Attract Better Talent
Need help attracting talent to your company, particularly in the sales department? You’re not alone. Finding top sales talent is a significant pain for startups and larger companies, especially in 2018.
Without the right people to ideate, build, and sell your product, profit will be less than optimal. According to comprehensive research cited by McKinsey, superior talent is up to eight times (800%) more productive than average performers.
That is why the most valuable and successful organizations fiercely compete against each other in a relentless war for talent to find, hire, and retain elite professionals. Yet, 82% of Fortune 500 companies still believe they need to be more successful at hiring highly skilled people. Only two out of ten HR leaders from these big players think their recruitment and retention strategies work as planned.
Finding, attracting, and keeping such high performers on your roster will likely be a moonshot, especially if you’re running a fresh startup with bootstrapped resources. In contrast, the likelihood of attracting mediocre, unreliable, and crappy job applicants claiming to be competent sales professionals can go off the scales.
You wouldn’t want to waste time, money, and energy on these shenanigans, but if you send the wrong signals, hordes of these unwanted sales candidates can swarm your recruitment process like a plague. So make an honest assessment of your brand messaging, talent culture, and recruitment journey. You might be inadvertently drawing the wrong types of talent (e.g., good at making excuses, excellent at being mediocre, highly skilled in job hopping) under your banner.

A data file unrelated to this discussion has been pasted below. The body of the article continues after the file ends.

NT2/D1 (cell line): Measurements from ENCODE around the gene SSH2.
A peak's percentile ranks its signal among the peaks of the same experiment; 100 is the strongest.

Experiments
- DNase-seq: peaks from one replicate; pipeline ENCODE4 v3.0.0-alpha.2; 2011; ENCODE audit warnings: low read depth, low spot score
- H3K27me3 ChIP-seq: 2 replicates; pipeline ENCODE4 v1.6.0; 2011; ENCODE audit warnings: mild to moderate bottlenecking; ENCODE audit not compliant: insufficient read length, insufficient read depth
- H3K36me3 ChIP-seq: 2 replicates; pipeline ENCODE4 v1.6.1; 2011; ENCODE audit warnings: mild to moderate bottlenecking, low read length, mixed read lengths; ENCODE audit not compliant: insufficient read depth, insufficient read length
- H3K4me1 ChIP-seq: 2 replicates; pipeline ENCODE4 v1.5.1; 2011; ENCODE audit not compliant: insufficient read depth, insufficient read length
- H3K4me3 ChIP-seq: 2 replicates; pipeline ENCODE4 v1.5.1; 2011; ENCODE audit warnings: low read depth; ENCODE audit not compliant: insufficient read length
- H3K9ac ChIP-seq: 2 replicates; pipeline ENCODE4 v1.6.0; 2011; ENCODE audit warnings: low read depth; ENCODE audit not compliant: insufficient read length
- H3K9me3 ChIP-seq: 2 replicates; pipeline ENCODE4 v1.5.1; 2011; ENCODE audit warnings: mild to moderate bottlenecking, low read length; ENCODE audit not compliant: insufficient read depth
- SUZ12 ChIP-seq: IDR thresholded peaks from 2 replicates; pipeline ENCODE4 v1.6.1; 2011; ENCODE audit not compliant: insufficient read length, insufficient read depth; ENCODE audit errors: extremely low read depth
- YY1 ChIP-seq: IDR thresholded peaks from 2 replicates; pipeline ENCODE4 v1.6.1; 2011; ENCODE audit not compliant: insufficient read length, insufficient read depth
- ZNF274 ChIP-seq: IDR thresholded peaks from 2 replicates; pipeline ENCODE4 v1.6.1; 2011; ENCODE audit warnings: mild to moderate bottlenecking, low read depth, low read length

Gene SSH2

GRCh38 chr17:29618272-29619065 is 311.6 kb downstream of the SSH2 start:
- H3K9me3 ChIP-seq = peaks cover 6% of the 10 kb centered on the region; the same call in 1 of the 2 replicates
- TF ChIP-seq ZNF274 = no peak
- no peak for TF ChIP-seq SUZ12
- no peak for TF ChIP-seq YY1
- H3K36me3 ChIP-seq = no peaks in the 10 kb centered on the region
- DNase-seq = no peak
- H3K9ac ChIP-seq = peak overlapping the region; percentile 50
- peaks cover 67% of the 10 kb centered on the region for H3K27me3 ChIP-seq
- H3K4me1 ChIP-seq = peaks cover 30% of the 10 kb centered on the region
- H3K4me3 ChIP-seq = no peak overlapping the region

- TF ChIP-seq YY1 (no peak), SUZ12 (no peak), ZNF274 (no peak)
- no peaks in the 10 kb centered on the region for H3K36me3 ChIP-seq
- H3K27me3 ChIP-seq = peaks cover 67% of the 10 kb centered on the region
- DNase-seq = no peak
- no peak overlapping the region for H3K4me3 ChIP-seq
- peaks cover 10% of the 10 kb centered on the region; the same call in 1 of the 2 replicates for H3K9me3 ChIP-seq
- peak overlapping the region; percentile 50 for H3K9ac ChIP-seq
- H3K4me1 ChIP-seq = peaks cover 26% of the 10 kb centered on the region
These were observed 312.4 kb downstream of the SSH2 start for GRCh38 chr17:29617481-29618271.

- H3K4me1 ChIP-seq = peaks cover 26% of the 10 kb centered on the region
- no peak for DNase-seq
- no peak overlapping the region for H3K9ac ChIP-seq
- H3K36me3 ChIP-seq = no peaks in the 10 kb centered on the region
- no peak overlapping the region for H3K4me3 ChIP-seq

7 Reasons Why Startups Are Not Attracting Talent (Especially in Tech Sales):
- You’re looking for sales talent in the wrong places.
- You’re using outdated recruitment practices.
- You project a corporate brand that lacks excitement.
- Your job ads are horrendous.
- Your comp plans do not give reps enough incentives.
- You convey a boring, tedious workplace reinforced by a gloomier career path.
- You provide a poor recruitment experience for applicants.
1) You’re looking for sales talent in the wrong places.
The job market is in flux. Skills and talent are in dire shortage, and workplace demographics are also shifting. Baby boomers are retiring in droves, while millennials and younger generations are steadily taking over the reins. Moreover, competent sales practitioners are often busy doing what they’re good at — closing deals or successfully building rapport with clients without actively looking for jobs. As a result, you won’t reach them through traditional job boards or online postings. If you stick with conventional ways employers search for candidates, you’ll be left with the dregs of the job market.
TIP: Establish your company’s ideal sales candidate personas. Study the behavior of these personas and understand where you might reach potential candidates and how best to catch their attention. Use indirect but consequential messaging on social media channels (such as Instagram, Twitter, Facebook, and LinkedIn) during industry events, conferences, and specialist sites that provide content, training, and other resources for sales professionals.